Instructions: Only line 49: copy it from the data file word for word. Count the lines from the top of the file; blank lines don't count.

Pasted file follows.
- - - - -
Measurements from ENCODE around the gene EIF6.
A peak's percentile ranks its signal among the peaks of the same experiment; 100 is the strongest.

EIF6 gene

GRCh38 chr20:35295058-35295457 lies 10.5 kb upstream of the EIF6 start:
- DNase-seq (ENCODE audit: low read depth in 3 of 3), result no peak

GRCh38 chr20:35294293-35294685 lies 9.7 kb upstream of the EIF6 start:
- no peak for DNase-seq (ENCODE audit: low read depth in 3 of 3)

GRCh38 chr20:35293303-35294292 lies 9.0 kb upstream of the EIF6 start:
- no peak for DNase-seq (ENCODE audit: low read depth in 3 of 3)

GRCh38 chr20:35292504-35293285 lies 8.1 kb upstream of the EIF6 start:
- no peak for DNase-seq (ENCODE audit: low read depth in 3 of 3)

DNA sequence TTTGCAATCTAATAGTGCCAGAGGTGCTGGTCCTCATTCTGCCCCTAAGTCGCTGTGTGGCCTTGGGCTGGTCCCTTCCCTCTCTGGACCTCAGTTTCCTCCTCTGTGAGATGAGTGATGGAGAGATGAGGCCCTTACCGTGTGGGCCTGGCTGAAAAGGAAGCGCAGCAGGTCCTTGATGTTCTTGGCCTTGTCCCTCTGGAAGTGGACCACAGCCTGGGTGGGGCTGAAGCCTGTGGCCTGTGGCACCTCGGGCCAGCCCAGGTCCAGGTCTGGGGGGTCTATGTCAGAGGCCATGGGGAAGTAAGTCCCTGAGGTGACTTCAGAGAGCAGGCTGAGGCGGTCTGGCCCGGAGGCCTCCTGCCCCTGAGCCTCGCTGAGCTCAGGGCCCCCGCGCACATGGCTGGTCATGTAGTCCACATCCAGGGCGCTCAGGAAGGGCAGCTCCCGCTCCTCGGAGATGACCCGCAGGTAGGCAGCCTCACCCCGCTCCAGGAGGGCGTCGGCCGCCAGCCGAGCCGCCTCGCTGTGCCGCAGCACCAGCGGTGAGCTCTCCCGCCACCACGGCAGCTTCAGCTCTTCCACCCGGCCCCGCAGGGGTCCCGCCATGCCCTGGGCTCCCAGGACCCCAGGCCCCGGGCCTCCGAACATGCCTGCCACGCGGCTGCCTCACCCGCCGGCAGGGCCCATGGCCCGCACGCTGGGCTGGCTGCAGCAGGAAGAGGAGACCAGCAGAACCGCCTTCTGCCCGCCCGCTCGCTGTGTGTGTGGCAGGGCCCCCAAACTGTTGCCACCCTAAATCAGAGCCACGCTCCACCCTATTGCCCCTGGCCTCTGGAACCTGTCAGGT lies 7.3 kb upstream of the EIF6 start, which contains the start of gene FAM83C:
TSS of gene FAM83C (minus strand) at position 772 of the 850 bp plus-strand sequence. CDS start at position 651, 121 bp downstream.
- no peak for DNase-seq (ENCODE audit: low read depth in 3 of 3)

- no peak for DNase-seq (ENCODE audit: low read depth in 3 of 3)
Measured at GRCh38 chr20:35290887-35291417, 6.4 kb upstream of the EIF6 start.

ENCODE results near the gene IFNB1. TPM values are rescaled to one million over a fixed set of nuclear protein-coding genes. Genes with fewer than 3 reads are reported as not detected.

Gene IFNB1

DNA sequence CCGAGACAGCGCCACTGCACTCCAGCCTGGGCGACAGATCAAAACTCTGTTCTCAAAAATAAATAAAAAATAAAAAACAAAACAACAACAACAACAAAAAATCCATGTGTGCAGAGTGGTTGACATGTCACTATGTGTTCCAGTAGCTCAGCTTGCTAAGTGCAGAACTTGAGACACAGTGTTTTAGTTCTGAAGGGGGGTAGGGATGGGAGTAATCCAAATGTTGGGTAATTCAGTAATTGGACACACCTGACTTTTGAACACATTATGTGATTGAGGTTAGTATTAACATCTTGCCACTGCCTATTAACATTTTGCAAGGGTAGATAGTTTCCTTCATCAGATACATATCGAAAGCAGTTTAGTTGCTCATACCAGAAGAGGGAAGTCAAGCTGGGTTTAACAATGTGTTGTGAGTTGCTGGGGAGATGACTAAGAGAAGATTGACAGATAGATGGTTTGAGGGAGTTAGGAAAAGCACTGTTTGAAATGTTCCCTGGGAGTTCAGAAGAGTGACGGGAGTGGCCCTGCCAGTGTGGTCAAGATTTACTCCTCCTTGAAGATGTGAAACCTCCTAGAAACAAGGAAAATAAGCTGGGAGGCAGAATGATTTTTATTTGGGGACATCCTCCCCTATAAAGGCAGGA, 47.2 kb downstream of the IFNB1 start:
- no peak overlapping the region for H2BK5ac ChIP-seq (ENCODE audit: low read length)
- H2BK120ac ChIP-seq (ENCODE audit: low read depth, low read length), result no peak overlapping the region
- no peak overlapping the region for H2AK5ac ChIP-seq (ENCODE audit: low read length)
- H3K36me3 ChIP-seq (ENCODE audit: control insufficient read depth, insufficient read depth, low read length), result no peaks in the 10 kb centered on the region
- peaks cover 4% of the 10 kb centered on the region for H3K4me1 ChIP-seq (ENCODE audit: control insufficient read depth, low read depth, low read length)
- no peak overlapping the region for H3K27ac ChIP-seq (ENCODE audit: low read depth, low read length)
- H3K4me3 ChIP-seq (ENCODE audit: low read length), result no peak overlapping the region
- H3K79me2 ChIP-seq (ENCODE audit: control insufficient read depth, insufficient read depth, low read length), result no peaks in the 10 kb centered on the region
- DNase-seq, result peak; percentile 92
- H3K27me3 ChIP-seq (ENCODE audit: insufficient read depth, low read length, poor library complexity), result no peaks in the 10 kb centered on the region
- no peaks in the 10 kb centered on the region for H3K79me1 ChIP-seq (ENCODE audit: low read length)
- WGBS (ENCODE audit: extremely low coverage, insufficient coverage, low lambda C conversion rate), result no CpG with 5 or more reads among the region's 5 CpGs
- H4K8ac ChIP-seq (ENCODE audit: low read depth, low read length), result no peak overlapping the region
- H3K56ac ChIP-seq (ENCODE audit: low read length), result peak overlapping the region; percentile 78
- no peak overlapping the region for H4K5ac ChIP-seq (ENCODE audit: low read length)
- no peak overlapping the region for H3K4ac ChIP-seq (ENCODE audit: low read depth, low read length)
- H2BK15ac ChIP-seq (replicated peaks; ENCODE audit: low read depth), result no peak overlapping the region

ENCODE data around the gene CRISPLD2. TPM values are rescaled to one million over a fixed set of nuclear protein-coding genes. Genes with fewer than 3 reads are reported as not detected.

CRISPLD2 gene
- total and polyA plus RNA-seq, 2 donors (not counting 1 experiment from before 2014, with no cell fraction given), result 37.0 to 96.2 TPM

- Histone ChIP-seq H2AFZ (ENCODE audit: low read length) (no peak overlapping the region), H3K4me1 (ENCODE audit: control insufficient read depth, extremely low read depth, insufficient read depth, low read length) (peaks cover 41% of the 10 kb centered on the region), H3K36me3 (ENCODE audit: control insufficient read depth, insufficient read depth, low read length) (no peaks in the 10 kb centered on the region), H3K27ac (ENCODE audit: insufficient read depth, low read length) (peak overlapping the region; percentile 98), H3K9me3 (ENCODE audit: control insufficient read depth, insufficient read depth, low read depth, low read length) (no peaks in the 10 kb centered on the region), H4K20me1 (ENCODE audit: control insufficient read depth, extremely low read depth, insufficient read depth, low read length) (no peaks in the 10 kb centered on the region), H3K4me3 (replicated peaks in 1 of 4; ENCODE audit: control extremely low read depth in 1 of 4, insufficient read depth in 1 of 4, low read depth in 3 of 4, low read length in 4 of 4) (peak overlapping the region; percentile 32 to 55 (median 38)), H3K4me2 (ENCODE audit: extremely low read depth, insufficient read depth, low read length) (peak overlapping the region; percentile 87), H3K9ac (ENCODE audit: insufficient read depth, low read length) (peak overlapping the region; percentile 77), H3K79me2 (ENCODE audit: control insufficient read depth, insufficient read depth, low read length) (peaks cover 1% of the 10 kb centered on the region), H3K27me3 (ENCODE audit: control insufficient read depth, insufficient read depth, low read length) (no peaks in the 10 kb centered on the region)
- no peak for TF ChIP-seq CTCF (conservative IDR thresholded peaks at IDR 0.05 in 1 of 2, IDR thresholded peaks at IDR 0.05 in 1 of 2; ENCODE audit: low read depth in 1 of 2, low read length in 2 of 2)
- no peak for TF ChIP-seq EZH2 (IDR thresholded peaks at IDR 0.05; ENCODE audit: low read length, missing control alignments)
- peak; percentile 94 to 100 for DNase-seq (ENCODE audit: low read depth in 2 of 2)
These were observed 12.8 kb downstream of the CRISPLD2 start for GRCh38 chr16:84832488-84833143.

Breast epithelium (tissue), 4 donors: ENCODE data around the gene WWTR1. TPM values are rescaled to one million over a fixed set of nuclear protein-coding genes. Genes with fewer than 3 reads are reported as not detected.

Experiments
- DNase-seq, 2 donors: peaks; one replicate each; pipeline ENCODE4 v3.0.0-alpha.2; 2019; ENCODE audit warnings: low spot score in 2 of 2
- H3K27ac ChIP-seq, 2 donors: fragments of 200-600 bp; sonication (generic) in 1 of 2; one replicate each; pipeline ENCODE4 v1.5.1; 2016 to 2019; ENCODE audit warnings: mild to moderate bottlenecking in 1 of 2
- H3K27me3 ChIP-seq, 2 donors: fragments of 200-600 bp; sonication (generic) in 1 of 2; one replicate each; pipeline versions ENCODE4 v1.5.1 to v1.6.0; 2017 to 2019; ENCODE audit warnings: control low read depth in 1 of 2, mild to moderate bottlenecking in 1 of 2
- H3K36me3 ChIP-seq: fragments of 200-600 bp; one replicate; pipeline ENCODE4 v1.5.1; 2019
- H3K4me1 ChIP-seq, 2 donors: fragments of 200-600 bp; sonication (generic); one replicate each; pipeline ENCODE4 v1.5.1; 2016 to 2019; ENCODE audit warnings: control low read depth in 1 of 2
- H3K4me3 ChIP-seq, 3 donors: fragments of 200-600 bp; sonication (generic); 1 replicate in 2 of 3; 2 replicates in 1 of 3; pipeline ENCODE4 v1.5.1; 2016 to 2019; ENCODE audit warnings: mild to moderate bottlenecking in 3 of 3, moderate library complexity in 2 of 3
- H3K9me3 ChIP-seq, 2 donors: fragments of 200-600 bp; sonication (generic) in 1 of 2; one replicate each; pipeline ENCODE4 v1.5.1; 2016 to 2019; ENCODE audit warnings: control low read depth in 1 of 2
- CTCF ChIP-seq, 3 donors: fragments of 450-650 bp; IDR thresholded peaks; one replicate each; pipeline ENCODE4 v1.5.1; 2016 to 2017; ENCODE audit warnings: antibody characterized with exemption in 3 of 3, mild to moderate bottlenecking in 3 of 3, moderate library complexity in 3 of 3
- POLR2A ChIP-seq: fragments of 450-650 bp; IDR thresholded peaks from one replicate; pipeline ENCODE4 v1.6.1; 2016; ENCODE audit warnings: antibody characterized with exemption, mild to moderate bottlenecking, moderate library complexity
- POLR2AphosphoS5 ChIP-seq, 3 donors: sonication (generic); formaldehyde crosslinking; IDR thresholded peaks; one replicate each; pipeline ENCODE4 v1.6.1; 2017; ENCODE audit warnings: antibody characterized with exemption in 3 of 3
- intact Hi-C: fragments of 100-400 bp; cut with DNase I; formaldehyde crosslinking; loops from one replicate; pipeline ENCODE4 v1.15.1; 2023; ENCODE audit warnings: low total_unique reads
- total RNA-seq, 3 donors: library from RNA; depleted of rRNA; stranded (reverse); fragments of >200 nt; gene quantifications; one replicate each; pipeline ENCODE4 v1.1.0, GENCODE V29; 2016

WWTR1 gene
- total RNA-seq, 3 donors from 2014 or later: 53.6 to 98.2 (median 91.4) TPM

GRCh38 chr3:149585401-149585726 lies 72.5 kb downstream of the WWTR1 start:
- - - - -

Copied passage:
- H3K27me3 ChIP-seq, 2 donors: fragments of 200-600 bp; sonication (generic) in 1 of 2; one replicate each; pipeline versions ENCODE4 v1.5.1 to v1.6.0; 2017 to 2019; ENCODE audit warnings: control low read depth in 1 of 2, mild to moderate bottlenecking in 1 of 2